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Designers don’t need CSCS cards to enter construction sites, CIC confirms

The Construction Industry Council (CIC) has issued a clarification on site access rules, in a bid to stop main contractors refusing access to designers.

New regulations around building safety require contractors and clients to check the competence of their subcontractors by law – but the CIC’s statement suggests some firms are asking for the wrong qualifications.

Some major contractors are wrongly demanding CSCS cards from designers who want to enter their sites, according to the body.

“Confusion arises, in part, due to some main contractors deviating from the CLC [Construction Leadership Council] recommendations and insisting that anyone entering their sites must hold a CSCS card,” the CIC said.

The body clarified that designers do not need CSCS cards, and instead should be asked to show other evidence of their competence.

The CIC said CSCS cards are awarded based solely on competence in construction-related tasks, and do not prove competence in design.

The CLC also states that designers and principal designers do not need CSCS cards to access construction sites.

Paul Bussey, who chairs the CIC’s Health and Safety Committee, said the clarification was “long-awaited”.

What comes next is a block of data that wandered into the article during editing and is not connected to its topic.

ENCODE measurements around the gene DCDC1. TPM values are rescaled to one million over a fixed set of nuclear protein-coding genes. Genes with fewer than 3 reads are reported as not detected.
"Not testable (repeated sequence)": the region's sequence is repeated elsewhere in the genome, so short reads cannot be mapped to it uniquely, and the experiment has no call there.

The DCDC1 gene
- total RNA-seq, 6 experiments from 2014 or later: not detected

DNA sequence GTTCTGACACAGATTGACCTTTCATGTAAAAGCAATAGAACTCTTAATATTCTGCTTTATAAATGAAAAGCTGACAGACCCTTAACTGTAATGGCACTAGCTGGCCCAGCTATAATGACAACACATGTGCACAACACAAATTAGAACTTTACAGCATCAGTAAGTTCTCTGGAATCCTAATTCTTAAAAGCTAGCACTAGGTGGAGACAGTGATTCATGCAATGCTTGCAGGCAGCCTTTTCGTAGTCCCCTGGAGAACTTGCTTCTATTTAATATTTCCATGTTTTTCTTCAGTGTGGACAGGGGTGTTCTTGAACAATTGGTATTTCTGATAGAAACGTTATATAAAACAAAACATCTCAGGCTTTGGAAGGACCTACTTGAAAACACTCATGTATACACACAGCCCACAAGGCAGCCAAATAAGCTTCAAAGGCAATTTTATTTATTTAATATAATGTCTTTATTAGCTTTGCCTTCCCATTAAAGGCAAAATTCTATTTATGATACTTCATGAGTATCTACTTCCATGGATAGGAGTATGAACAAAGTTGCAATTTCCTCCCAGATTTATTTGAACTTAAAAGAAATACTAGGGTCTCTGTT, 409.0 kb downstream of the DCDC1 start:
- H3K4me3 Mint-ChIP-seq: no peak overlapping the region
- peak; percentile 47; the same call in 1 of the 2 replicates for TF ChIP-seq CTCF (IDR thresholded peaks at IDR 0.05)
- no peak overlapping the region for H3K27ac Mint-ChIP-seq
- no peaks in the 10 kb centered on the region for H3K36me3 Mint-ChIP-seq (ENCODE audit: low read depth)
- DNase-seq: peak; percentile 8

“For site access, membership of recognised professional designer organisations including adequate evidence of health and safety knowledge is all that should ever be required,” he added.

While a contractor or client must check their appointees are “competent to undertake any work for which they are appointed”, under Regulation 3 of the Building Regulations 2010, that does not mean that everyone must have a CSCS card.

Instead, designers should provide evidence of their relevant qualifications, or their professional registration with a body like the Architects Registration Board or the Engineering Council, the CIC said.

They must also prove they have completed relevant health and safety checks like the CIC check, or those carried out by the Royal Institute of British Architects, and have experience relevant to the job itself.

But the CIC also confirmed that design competence is project-specific.

The confusion flows from an increased focus on competency requirements introduced last year as part of the Building Regulations (Amendment) (England) Regulations 2023.

Contractors and clients are now required by law to “take all reasonable steps” to make sure they appoint competent workers.

New rules around building safety also include keeping a golden thread of information on all projects, and a gateway system to ensure building safety as the project moves forward.

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